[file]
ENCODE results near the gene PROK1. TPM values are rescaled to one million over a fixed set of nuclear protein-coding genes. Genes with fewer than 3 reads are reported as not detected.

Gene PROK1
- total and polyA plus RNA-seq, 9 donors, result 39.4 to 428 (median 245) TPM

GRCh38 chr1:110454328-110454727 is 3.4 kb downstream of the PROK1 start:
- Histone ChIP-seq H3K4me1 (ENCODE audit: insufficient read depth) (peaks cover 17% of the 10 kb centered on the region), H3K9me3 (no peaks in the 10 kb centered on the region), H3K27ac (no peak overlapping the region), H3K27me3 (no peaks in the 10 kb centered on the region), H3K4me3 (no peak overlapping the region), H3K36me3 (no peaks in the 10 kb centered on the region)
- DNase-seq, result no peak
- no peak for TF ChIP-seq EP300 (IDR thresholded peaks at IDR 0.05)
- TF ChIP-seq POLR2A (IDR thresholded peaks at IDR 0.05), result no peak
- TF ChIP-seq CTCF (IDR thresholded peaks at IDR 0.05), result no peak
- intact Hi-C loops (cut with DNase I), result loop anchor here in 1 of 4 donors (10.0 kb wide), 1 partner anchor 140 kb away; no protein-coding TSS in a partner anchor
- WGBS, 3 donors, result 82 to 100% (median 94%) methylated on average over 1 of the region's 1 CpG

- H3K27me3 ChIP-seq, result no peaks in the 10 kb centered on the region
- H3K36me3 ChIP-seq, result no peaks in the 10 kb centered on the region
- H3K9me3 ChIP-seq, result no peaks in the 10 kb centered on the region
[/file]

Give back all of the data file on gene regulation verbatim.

ENCODE results near the gene PROK1. TPM values are rescaled to one million over a fixed set of nuclear protein-coding genes. Genes with fewer than 3 reads are reported as not detected.

Gene PROK1
- total and polyA plus RNA-seq, 9 donors, result 39.4 to 428 (median 245) TPM

GRCh38 chr1:110454328-110454727 is 3.4 kb downstream of the PROK1 start:
- Histone ChIP-seq H3K4me1 (ENCODE audit: insufficient read depth) (peaks cover 17% of the 10 kb centered on the region), H3K9me3 (no peaks in the 10 kb centered on the region), H3K27ac (no peak overlapping the region), H3K27me3 (no peaks in the 10 kb centered on the region), H3K4me3 (no peak overlapping the region), H3K36me3 (no peaks in the 10 kb centered on the region)
- DNase-seq, result no peak
- no peak for TF ChIP-seq EP300 (IDR thresholded peaks at IDR 0.05)
- TF ChIP-seq POLR2A (IDR thresholded peaks at IDR 0.05), result no peak
- TF ChIP-seq CTCF (IDR thresholded peaks at IDR 0.05), result no peak
- intact Hi-C loops (cut with DNase I), result loop anchor here in 1 of 4 donors (10.0 kb wide), 1 partner anchor 140 kb away; no protein-coding TSS in a partner anchor
- WGBS, 3 donors, result 82 to 100% (median 94%) methylated on average over 1 of the region's 1 CpG

- H3K27me3 ChIP-seq, result no peaks in the 10 kb centered on the region
- H3K36me3 ChIP-seq, result no peaks in the 10 kb centered on the region
- H3K9me3 ChIP-seq, result no peaks in the 10 kb centered on the region